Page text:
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When does financial sector (in)stability induce financial reforms?

Author

Listed:
  • Susie Lee

    (Lehrstuhl fur Kommunal - und Umweltokonomie - Universität Trier)

  • Ingmar Schumacher

    (Department of Economics, Ecole Polytechnique - X - École polytechnique - CNRS - Centre National de la Recherche Scientifique, Banque Centrale du Luxembourg)

Abstract

The article studies whether financial sector (in)stability had an effect on reforms in the financial sector in a large cross-country panel from 1990 to 2005. We forward the theory that countries are more likely to liberalize their financial sectors in times of financial stability. We argue that politicians are less likely to undertake financial reforms if they face a strong lobby in the financial sector which is able to block reforms that are not in its interest. Our empirical results suggest that financial instability leads to regulations, while financial stability is found to induce liberalizations. We also find that weaker financial lobbies are unable to block financial reforms while strong lobbies can effectively stop reforms.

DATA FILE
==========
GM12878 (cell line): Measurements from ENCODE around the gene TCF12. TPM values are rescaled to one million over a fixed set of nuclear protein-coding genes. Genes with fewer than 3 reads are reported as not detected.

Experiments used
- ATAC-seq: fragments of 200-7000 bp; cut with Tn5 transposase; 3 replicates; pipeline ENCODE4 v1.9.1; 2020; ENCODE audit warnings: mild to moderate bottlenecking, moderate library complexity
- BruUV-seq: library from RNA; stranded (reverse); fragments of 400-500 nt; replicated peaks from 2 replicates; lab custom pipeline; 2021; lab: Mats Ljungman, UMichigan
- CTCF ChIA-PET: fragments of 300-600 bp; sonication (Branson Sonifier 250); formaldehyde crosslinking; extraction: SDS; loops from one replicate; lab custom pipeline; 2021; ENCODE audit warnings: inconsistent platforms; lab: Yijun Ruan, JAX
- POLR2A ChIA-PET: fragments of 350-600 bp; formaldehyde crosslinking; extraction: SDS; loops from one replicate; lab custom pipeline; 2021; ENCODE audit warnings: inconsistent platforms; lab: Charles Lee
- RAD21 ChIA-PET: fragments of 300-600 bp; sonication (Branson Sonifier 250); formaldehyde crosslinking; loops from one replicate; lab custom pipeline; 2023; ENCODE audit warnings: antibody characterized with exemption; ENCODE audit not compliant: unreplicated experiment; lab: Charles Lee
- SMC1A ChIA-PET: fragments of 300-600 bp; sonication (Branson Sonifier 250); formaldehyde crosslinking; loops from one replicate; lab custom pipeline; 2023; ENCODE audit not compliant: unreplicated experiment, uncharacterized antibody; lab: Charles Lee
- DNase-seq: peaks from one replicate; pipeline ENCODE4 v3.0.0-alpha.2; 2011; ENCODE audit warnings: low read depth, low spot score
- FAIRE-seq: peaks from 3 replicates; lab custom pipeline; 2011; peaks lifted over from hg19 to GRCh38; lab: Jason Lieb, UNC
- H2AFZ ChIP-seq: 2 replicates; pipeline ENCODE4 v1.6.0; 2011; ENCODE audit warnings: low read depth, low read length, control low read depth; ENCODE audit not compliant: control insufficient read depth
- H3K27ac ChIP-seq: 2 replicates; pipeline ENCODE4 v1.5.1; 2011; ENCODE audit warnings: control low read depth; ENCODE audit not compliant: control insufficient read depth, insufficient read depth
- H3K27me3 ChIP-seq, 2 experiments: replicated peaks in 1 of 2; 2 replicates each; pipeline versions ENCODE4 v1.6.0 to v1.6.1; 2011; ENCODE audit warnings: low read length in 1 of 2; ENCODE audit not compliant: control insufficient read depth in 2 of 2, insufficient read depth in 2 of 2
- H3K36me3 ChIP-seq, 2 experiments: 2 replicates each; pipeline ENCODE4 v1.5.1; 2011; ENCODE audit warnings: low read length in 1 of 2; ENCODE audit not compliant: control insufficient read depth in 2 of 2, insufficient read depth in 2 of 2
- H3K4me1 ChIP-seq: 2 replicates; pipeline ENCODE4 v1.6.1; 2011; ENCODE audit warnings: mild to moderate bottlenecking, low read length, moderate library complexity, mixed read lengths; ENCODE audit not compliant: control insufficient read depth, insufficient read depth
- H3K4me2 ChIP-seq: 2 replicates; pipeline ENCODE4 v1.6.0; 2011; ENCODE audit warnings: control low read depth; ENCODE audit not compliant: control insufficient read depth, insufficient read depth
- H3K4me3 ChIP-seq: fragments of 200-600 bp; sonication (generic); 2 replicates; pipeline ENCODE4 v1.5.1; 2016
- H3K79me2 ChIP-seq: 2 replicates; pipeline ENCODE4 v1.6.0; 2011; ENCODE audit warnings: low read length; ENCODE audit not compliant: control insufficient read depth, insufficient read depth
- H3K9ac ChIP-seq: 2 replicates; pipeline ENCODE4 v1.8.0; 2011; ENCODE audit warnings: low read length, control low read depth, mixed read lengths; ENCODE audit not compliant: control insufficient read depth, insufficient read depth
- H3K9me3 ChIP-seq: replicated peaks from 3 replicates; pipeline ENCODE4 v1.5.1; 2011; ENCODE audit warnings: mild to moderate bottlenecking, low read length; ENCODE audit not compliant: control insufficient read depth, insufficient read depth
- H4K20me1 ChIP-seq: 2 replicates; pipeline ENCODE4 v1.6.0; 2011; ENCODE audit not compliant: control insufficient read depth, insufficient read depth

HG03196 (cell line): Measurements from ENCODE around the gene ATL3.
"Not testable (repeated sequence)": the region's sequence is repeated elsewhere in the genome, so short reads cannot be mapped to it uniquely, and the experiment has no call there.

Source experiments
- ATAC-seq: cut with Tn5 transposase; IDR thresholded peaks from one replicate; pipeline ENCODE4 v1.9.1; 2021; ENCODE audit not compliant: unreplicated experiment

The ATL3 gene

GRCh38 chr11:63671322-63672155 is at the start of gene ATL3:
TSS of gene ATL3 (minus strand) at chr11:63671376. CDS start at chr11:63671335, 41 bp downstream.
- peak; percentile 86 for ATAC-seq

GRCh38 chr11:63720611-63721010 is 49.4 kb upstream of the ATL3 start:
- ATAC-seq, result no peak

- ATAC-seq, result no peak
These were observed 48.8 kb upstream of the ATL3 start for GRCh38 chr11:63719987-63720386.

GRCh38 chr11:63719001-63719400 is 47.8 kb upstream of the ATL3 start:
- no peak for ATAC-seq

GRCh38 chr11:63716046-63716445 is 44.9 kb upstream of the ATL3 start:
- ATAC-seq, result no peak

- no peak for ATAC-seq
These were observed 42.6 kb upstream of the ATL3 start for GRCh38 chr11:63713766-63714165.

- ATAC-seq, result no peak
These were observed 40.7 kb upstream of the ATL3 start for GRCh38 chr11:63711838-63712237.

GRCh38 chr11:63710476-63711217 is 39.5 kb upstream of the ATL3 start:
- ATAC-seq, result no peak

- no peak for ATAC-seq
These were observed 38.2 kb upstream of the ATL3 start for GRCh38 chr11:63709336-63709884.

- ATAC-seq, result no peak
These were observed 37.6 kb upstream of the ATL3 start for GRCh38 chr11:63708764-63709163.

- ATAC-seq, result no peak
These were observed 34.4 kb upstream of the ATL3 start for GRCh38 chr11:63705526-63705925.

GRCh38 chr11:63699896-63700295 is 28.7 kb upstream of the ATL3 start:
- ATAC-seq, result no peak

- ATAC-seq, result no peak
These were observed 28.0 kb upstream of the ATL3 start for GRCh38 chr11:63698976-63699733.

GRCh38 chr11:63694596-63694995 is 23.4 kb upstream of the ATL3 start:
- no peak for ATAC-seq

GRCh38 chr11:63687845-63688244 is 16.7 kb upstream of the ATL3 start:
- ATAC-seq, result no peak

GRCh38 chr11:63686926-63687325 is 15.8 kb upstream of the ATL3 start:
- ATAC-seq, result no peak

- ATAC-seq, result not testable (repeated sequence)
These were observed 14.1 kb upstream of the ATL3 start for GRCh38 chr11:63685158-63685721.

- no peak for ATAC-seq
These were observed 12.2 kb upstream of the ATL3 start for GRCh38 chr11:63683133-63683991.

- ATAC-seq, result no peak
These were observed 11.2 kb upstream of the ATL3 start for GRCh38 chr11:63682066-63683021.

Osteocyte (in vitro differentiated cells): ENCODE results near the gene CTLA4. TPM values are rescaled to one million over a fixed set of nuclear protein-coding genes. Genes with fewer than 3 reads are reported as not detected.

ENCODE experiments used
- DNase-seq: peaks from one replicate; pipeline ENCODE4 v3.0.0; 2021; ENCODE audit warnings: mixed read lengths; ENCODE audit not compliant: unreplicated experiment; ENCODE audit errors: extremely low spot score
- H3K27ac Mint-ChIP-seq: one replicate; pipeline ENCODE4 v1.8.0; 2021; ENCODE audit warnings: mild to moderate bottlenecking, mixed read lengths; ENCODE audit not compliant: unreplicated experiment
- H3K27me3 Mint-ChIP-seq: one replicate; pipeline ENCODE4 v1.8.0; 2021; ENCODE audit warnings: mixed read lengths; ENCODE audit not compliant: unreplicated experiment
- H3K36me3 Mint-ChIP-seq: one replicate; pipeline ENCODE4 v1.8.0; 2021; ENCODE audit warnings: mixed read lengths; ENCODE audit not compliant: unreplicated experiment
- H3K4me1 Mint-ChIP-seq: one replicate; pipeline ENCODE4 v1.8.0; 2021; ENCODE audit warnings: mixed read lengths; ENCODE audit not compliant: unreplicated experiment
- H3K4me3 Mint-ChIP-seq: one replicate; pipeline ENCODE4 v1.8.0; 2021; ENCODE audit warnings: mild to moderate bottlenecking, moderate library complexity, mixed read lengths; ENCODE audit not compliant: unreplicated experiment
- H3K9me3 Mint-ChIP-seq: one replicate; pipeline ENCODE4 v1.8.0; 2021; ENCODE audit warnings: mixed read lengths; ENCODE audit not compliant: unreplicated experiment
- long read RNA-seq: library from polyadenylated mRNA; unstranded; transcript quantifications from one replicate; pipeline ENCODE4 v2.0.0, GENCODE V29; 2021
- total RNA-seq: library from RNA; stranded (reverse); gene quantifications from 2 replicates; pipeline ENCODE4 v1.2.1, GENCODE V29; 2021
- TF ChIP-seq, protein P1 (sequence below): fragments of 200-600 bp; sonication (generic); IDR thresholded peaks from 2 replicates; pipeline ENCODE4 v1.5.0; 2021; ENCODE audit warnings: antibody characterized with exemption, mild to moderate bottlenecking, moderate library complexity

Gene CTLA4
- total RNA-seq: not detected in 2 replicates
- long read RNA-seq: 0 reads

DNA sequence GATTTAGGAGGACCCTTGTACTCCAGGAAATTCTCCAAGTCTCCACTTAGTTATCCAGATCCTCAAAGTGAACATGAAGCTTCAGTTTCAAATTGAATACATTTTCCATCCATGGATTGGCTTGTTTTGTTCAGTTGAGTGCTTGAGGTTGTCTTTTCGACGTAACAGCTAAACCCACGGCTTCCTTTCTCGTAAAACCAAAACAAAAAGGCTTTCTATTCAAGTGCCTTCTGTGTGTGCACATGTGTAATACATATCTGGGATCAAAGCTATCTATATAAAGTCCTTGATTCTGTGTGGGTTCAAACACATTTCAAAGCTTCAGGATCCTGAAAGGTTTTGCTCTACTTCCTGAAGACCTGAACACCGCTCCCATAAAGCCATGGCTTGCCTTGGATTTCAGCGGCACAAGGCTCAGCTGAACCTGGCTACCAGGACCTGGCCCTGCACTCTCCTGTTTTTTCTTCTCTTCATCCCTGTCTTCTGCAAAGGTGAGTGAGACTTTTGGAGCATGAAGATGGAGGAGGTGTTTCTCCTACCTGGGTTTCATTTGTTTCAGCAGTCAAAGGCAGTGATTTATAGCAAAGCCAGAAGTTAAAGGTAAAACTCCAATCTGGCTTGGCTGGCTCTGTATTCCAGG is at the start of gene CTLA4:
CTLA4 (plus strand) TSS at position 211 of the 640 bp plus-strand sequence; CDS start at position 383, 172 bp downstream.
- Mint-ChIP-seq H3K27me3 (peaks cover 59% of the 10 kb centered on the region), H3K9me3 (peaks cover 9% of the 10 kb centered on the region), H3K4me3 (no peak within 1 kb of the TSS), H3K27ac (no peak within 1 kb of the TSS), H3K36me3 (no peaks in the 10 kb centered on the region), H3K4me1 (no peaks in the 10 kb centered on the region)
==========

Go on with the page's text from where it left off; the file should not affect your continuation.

Suggested Citation

  • Susie Lee & Ingmar Schumacher, 2011. "When does financial sector (in)stability induce financial reforms?," Working Papers hal-00637954, HAL.
  • Handle: RePEc:hal:wpaper:hal-00637954
    Note: View the original document on HAL open archive server: https://hal.archives-ouvertes.fr/hal-00637954
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    References listed on IDEAS

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    Cited by:

    1. repec:ipg:wpaper:2013-015 is not listed on IDEAS
    2. Schumacher, Ingmar & Zou, Benteng, 2015. "Threshold preferences and the environment," Journal of Mathematical Economics, Elsevier, vol. 60(C), pages 17-27.
    3. repec:ipg:wpaper:15 is not listed on IDEAS

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    Keywords

    Financial reforms; interest group theory; financial stability; financial crises;

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